Clemson turns the page to '14

Clemson offensive coordinator Chad Morris, right, and quarterback Tajh Boyd (10) watch a drill during the Tigers' first NCAA college football practice on Friday, Aug. 2, 2013 in Clemson, S.C. Clemson opens their season against Georgia at Death Valley in Clemson on Aug. 31. (AP Photo/Anderson Independent-Mail, Mark Crammer)

There's a reason Dabo Swinney tries not to read the newspaper, watch the studio shows on television or listen to sports talk radio.

He'd drive himself crazy with hearing "Chad Morris this, Chad Morris that" every time another college football coaching position came open.

It's a valid subject; Morris, Clemson's offensive coordinator the past three years, has long been ordained the next hot name to lead a program - if only the right one comes along to pry Morris from his perch as the nation's highest-paid assistant at $1.3 million per year.

Of course, as Morris' boss, Swinney believes nobody knows more about Morris' status than him.

"There are still a few things that y'all don't know, believe it or not," Swinney said Saturday afternoon at his season-wrap press conference at the WestZone in Memorial Stadium.

"Things get thrown out there for people to write about, to talk about, to create conversation and all of that kind of stuff. It's not worth having conversations about it. If there's anything to talk about, y'all will know about it."

In total, either a published report or hefty social media speculation has linked Morris to six schools in the past five weeks: Arkansas State, Wake Forest, Louisville, Texas (head coach or offensive coordinator), Alabama (offensive coordinator) and Vanderbilt. All those positions have been filled, except for Charlie Strong's offensive coordinator at Texas and the head job at Vanderbilt.

James Franklin just left Vanderbilt for Penn State Saturday morning, and once again, Morris' name was firmly riding the coaching carousel.

"That's the world we live in. There's nothing we can do about any of that stuff," Swinney said. "Most of the stuff that's out there is so far-fetched, it's crazy.

"He's still here today."

For the final question of his 40-minute media session, Swinney was asked if he spends much time mulling over Clemson's five-game losing streak to South Carolina and his counterpart Steve Spurrier's perceived jabs at the Tigers.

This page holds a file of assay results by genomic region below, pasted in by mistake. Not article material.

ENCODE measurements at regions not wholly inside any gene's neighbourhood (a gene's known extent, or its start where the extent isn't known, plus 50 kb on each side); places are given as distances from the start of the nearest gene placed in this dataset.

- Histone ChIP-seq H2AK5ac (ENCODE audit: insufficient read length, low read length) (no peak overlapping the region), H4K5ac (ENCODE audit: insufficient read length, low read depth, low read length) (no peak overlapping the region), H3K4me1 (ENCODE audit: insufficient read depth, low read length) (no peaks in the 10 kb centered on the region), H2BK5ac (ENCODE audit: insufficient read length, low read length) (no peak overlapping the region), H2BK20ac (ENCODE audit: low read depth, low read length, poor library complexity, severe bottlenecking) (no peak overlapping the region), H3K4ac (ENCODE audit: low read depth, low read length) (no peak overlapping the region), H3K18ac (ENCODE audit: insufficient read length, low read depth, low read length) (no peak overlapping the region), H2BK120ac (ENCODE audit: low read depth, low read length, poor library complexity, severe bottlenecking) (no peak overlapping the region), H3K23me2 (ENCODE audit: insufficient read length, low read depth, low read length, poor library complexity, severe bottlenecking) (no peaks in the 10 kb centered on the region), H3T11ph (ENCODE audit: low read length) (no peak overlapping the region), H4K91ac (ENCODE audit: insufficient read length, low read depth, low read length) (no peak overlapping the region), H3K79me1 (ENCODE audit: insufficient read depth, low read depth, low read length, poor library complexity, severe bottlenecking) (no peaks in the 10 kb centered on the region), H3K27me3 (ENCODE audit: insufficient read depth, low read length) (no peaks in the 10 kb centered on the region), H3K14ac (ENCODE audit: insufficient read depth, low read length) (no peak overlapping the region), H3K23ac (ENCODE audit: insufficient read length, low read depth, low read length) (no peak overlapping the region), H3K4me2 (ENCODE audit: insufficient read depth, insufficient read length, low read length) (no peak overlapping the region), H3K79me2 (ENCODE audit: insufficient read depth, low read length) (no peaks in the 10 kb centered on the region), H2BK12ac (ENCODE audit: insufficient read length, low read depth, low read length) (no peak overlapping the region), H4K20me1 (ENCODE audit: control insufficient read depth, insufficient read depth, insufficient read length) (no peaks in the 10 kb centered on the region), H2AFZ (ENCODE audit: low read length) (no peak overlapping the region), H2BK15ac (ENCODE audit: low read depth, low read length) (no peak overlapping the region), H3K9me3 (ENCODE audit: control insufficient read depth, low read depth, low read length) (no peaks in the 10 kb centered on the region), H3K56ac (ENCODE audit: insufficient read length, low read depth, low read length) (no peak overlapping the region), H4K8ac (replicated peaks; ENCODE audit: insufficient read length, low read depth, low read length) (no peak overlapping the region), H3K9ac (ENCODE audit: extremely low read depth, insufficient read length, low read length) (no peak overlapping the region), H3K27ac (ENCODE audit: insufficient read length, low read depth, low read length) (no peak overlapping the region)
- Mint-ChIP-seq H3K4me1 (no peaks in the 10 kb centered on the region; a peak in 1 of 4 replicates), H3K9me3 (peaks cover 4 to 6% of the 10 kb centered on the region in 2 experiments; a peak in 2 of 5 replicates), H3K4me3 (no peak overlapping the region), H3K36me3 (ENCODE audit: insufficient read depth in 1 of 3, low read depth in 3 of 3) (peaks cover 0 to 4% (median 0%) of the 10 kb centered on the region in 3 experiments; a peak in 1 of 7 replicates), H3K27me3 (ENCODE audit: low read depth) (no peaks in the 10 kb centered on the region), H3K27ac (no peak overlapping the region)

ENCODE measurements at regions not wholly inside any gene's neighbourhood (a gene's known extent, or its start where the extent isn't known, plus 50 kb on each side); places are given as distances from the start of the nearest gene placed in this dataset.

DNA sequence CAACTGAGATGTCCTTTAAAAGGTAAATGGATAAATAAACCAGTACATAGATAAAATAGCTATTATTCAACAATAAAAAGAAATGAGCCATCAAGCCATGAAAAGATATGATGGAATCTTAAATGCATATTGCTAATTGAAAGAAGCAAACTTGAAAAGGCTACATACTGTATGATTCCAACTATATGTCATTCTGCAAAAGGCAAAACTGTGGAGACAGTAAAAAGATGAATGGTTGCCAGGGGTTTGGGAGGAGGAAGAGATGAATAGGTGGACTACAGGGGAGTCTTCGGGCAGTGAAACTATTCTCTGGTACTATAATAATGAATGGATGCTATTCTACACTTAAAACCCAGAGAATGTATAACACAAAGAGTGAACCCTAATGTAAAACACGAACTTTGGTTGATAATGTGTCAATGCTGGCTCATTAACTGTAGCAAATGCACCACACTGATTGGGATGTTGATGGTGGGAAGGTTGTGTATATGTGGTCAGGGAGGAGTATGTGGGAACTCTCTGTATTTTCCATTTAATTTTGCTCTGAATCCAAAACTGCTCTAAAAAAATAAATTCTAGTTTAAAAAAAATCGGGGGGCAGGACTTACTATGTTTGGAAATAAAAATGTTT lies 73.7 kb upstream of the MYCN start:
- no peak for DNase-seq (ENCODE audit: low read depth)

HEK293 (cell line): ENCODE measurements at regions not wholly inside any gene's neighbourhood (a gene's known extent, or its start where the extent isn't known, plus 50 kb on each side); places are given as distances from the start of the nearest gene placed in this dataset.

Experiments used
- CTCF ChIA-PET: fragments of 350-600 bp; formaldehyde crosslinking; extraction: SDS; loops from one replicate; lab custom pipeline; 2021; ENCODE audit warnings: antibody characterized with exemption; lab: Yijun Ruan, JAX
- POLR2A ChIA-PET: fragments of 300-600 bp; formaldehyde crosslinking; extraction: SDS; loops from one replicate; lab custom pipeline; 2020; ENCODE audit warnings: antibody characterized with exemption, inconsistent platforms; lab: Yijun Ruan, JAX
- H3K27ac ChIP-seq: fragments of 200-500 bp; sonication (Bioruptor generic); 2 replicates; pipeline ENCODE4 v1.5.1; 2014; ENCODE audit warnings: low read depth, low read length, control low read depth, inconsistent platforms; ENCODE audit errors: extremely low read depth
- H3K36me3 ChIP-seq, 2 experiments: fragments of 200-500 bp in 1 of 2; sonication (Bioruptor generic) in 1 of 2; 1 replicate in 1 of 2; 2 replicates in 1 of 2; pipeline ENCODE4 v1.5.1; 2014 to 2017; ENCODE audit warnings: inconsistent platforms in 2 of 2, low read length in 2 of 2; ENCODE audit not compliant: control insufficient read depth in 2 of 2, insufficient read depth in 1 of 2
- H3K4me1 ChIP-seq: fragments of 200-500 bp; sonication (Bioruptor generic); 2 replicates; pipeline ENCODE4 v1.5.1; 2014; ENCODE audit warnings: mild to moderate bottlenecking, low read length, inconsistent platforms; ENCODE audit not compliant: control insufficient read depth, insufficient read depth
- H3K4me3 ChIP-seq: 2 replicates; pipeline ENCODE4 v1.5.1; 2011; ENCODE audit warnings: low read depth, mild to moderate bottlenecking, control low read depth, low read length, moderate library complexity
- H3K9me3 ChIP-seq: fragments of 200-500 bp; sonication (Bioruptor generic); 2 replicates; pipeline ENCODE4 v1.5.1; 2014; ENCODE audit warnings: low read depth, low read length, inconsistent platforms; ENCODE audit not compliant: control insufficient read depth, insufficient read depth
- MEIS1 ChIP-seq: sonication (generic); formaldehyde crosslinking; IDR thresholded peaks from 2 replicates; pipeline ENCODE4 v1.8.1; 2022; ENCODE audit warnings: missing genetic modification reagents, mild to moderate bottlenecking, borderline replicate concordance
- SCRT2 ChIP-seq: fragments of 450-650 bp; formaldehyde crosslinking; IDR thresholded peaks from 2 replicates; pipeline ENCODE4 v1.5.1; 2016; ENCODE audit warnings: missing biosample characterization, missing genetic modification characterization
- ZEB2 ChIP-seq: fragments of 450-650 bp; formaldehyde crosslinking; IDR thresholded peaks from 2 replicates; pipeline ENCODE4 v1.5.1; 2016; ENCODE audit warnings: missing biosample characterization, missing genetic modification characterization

"I don't spend any time thinking about South Carolina," Swinney said, plainly. "It is what it is. They've had a great run. They've earned it on the field. That's why they call it bragging rights. They've earned the bragging rights.

"If I could change it I would, but we've got to get it done on the field. That's really all that matters. None of that stuff matters. What matters is our football team and how we perform, how we prepare. We've got to win that game. It's just that simple. But that's really all there is to it."

Nobody was pleased with losing to Florida State or South Carolina - not fans, not players, not coaches.

But when those were the only two teams to beat Clemson in 2012, the Seminoles and Gamecocks ended up a combined 23-4 and each in the top 10.

In 2013, FSU and USC were even better: 25-2, and each in the top four.

"At the end of the day, you have to give your opponents some credit. We lost to two really great football teams," Swinney said.

"We lost to the No. 1 team in the country that was undefeated, and we lost to the No. 4 team. It's unfortunate that the No. 4 team was our in-state rival, and it's unfortunate that the team we lost to that won the national championship is our big ACC rival."

In defeating Auburn Monday, Florida State ended the SEC's eight-year run of claiming the national championship.

"Somebody had to break the streak. I think we (in the ACC) can all take pride in that," Swinney said. "Just like the SEC has always taken pride in whoever wins the national championship, it's great that this conference stepped up and got it done."

Swinney said he texted congratulations to FSU head coach Jimbo Fisher.

"We know very well the kind of team they have," Swinney said. "It's good to have the national championship back in this conference, and we want our turn. So we'll keep trying to get to the top of that mountain."

The 2014 season, for the Tigers, began shortly after their team charter touched down from Miami following the Orange Bowl.

That's especially true for the two guys fixing to replace quarterback Tajh Boyd.

"I see these guys working. I've seen Chad Kelly out on the field doing drills by himself. I had to go do a little video over in the indoor practice facility, and there's Cole Stoudt working by himself, doing drills," Swinney said. "Those are things that you like to see because you know you've got guys that really want to be the guy and that they are going to go above and beyond to give themselves a chance to win the job."

Stoudt and Kelly will be pushed by highly touted freshman passer Deshaun Watson, handpicked by Swinney and Morris to be Clemson's future face of the program.

"You throw in Deshaun Watson, who is as talented of a guy as we've ever signed here. It's exciting," Swinney said. "At the end of the day, we are going to have a guy ready to go when it comes time to play, but we've got a long way to go before we figure all of that out."

Swinney said wide receiver Charone Peake and linebacker Kellen Moore, who each tore their ACLs during the 2013 season, will return for spring practices in limited, non-contact roles.

Sophomore defensive tackles Carlos Watkins and Kevin Dodd have each been granted medical redshirts, giving each a total of three remaining years of eligibility. Dodd had a toe injury, and Watkins was a passenger in a car accident Sept. 21, recovering from bruises on his legs.